Borland unveils .NET tools, JBuilder 9
- By John K. Waters
Borland Software last week unveiled the latest update of its flagship Java IDE, JBuilder 9, and disclosed plans for an upcoming line of development tools for the .NET Framework.
Version 9 of Borland's venerable JBuilder development environment adds Web services support enhancements and a new integrated solution for developing mobile and wireless applications to run on many devices.
Perhaps more significantly, JBuilder 9 supports design, modeling and team development through the integration of software gained with last year's acquisitions of TogetherSoft and Starbase. George Paolini, general manager of Borland's Java Business Unit, said these newly integrated capabilities are key to Borland's emerging strategy to provide tools that manage the entire application development life cycle.
"We're betting the company on this technology," Paolini told eADT. "And I think the concept resonates not just with a technical audience, but with a business audience as well. They both see the value of it. And for the first time, I think, we see capabilities here in a common language that everyone can speak."
JBuilder 9 is designed to provide integration across the application development life cycle, giving direct access to requirements management, analysis and design, software configuration management, quality and performance assurance, and J2EE deployment.
"JBuilder 9 pulls developers back to provide a big-picture view of a project," Paolini said, "a view not traditionally available at the developer level. It gives them a context for building the application."
JBuilder 9 includes a number of new enterprise-level enhancements, including:
* The Optimizeit Suite, which provides performance management capabilities;
* Project and project group management features;
* Source code management system support;
* New configurable Smart Code templates that automate common coding tasks;
* New Web services wizards that enable construction and connection of Enterprise JavaBeans with Web-based front ends;
* Advances in Javadoc Insight for documenting code;
* Enhanced Borland ErrorInsight for pinpointing coding errors on the fly;
* New Export to Apache Ant, which exports a JBuilder project to an Ant build file that can then be used to integrate with enterprise build systems; and
* Support and automatic deployment for WebLogic 8.1, WebSphere 5.0, Borland Enterprise Server 5.2 and Sybase EAServer 4.2.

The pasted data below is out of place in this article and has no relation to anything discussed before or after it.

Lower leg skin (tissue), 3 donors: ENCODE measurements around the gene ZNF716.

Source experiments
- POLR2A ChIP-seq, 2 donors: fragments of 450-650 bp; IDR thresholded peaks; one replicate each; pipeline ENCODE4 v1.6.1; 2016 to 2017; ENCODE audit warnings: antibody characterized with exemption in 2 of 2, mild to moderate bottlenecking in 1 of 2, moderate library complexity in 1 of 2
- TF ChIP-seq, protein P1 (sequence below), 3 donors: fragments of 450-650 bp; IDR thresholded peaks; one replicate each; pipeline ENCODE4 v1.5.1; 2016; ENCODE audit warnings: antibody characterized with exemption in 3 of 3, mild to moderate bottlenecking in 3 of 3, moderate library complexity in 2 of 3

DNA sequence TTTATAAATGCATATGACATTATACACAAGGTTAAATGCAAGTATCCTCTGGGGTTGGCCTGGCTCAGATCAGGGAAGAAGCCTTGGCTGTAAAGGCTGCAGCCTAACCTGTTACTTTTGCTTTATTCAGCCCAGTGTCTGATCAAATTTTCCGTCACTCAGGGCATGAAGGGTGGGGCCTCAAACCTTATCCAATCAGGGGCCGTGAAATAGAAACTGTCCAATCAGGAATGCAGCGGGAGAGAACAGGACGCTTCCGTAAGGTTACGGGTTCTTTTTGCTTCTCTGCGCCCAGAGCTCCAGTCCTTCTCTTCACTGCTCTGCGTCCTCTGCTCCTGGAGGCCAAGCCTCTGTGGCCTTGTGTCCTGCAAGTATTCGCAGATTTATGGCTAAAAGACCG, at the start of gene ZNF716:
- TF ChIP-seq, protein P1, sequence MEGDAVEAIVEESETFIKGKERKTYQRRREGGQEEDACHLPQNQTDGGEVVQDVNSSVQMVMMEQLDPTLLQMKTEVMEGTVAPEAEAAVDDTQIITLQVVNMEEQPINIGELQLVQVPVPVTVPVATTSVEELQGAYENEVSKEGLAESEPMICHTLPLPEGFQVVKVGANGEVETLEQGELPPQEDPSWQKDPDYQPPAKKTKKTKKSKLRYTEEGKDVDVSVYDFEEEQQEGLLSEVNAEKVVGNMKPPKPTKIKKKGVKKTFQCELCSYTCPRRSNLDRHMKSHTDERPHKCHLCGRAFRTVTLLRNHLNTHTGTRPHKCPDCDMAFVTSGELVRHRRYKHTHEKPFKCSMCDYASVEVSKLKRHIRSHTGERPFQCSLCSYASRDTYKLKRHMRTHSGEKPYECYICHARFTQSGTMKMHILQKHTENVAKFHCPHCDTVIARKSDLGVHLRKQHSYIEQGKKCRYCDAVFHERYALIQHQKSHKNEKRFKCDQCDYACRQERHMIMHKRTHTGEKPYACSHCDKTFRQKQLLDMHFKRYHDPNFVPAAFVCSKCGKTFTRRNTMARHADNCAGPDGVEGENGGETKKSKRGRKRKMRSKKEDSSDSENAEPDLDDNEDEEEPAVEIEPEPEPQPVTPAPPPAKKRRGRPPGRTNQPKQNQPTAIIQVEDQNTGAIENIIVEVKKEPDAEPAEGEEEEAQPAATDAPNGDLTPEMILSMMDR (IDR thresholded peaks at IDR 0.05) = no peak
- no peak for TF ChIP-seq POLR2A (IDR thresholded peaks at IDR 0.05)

Borland also announced its first C# development tool, formerly code-named Project Sidewinder, and now dubbed C# Builder. The new tool, due out in mid-summer, is a development environment for the C# language that uses the standards of the Windows .NET Framework.
"We have always concentrated our efforts on accelerating development for the developer," explained Simon Thornhill, general manager of the company's .NET Product Group. "In the past, we did it by combining an editor, a compiler and a debugger into an IDE. Then we added the component library and visual designers to manipulate that component library, creating what we called a RAD IDE. Now, in the next phase, we are combining the IDE with design, test and deploy tools to accelerate not just development, but the complete life cycle. That's the direction that C# Builder is going on the .NET side, and that's the direction JBuilder is going on the Java side."
"Organizations need an integrated application life-cycle management solution that accelerates .NET development and addresses the integration challenges in today's enterprises with mixed IT environments," said Gartner Group's Mark Driver. "An independent choice for enterprise development for the Microsoft .NET Framework will be attractive to companies wishing to avoid single vendor lock-in and seeking to leverage existing skills, investments and assets."
Borland also unveiled Janeva, a new solution for integrating .NET-based applications with J2EE- and CORBA-based back-end systems. Janeva, which is included within C# Builder, links applications without using Web services wrappers. Janeva will also be made available as a standalone technology.
Janeva supports all Microsoft .NET Framework-based languages, including C#, J#, Delphi and Microsoft Visual Studio .NET.
Borland C# Builder will be available this summer. C# Builder Architect is priced at $2,499, while C# Builder Enterprise is available for $1,799. C# Builder Professional is priced at $999 and C# Builder Personal is $69. Pricing may be subject to change. For additional product information, visit www.borland.com/products/index.html.
John K. Waters is a freelance writer based in Silicon Valley. He can be reached